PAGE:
Just saying 

Matthew Hurst


On May 7, 2019, at 9:10 AM, "Claus Schlund \(HGM\)" <claus@...> wrote:

Hi Chris and List Members,
 
Chris quoted the following: "As such, the cars likely did not go off B&O lines. Interchanged express cars had to have heat and car-end access in a train"
 
The PRR express X29 cars did not have heat nor car-end access, and they were interchanged EVERYWHERE in the nation as express cars on passenger trains.
 
Sorry, but basically the above quote does not hold water.
 
Claus Schlund
 
 
 
 
----- Original Message -----
Sent: Monday, May 06, 2019 3:08 PM
Subject: Re: [RealSTMFC] B&O C-16 Question

I passed you question over to the B&O group and here's the answer:
Having a pass-through electrical circuit for a C-16 express car makes little sense. These cars did not have end doors for access while in a train.  Also, according to their equipment diagram, they had a pass-though steam line, indicating no heat was provided in them. 
 
As such, the cars likely did not go off B&O lines. Interchanged express cars had to have heat and car-end access in a train. Express cars usually had some kind of lighting in them as well, often by means of a terminal connection.
 
These cars were often worked (being loaded and unladed) in dark, covered, terminal areas. The only available light being that of the open side door (no windows),more light would be needed inside the cars, especially at night. So that fixture may have been a provision to power added lights inside the car for express workers, by use of a terminal connection - maybe at 110 volts?. 
 
Nothing is mentioned about interior lights in the C-16 and C-17 diagrams. But the C-15 express car diagram notes 'head end electric' lighting. Car and head-end lighting circuits in the past were often 32 volt systems. 

Re: There were not a lot of 50 foot boxcars around in 1929

Tim O'Connor
 

Don

I photographed the car all over (except the roof) in the early 1990's and sent prints to Martin Lofton,
hoping that Sunshine would be interested in doing these.

I, too, was very impressed by that massive underframe. I took a number of pictures of that!

Tim O'Connor


On 5/7/2019 4:21 PM, Donald B. Valentine via Groups.Io wrote:
Thank you Tim,

    My memory is getting fuzzy as these are exactly the cars I was thinking of. For some reason this morning I was thinking they were still single sheathed rather than rebuilt from such. You are also correct about them going to the DT&I first as I also remember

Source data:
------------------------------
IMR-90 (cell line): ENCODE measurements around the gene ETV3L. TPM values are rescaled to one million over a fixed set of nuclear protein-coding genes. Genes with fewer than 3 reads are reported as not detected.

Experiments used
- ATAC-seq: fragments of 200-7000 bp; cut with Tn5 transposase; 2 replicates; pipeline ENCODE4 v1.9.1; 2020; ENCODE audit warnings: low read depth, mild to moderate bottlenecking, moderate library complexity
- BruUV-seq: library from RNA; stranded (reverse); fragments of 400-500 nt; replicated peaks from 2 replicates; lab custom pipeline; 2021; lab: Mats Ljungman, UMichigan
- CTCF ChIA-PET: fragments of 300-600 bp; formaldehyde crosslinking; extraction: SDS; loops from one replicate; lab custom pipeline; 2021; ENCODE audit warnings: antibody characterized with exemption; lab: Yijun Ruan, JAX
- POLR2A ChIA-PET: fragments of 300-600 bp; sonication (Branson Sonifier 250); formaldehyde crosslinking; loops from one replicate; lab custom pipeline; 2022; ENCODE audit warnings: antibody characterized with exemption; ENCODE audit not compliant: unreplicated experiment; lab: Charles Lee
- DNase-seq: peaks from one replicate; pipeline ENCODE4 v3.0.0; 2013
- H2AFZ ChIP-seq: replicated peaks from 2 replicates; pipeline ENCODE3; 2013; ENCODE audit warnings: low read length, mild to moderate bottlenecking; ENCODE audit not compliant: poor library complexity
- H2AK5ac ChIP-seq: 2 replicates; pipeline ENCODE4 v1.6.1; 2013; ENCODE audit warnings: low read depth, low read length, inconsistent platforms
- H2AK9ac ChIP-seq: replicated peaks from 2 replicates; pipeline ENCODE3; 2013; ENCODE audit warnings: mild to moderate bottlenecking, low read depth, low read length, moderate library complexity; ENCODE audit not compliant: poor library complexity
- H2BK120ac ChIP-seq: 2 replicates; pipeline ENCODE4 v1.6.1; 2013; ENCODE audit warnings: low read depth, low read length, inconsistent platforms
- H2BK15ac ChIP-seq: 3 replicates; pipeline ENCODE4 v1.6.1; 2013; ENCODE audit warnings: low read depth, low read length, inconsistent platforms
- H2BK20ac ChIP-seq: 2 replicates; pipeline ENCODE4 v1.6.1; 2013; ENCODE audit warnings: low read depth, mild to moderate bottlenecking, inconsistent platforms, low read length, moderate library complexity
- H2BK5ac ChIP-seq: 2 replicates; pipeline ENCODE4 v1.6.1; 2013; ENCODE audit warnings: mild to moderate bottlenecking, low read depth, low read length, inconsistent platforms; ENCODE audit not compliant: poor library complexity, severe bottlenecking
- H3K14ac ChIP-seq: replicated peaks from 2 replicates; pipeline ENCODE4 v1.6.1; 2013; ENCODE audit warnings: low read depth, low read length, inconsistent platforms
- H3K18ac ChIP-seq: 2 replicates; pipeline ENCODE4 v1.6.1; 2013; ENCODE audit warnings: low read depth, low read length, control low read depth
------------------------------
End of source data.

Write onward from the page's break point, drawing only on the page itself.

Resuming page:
the DT&I compass emblem showing through on the right end of each side but couldn't think how it was on the car when thinking
they were still single sheathed this morning. Does anyone have a photo of these cars as built or at least when still Santa Fe equipment? They must have been rather interesting as built also with that very heavy underframe.

Cordially, Don Valentine


--
Tim O'Connor
Sterling, Massachusetts

Re: ex-ATSF Class Fe-13 Auto Boxcars on the StJ&LC (was There were not a lot of 50 foot boxcars around in 1929)

Donald B. Valentine
 

Thank you Ben,

    Learning that these cars were rebuilt from double sheathed cars makes snese and probably should have been though of
on my part before. As a double sheathed car the reason for the underframe being so heavy becomes apparent even if it looks
like they went overboard on this group! Does anyone know when tey were rebuilt, when the went to the DT&I and when and
how many went to the St. J. & L.C.? None are listed inn the Oct 1976 ORER, the latest one I have, but #3043 and #3052 are
listed in the Jan. 1973 issue when Sam Pinsly still owned the St. J. There were 64 cars of the same description, #3000 -
#3063 listed in the Jan. 1962 ORER when Sam Pinsly's cousin H.E. Salzberg owned the St. J. so it appears they must has
been purchased around that time. That surprises me, however, as I was here attending college at that time, saw a St. J. train almost every week day, often road the switcher from Morrisville to the talc mill in Johnson or just road while the talc mill was being switched out and have no recollection of ever seeing any of these cars then, only the converted single sheathed, open top box cars
then used for limestone loading in Swanton for shipment to paper mills in Maine that the low sided Maine Central #17,000 series gondolas had been used for in steam days.

Cordially, Don Valentine

Re: There were not a lot of 50 foot boxcars around in 1929

Donald B. Valentine
 

Thank you Tim,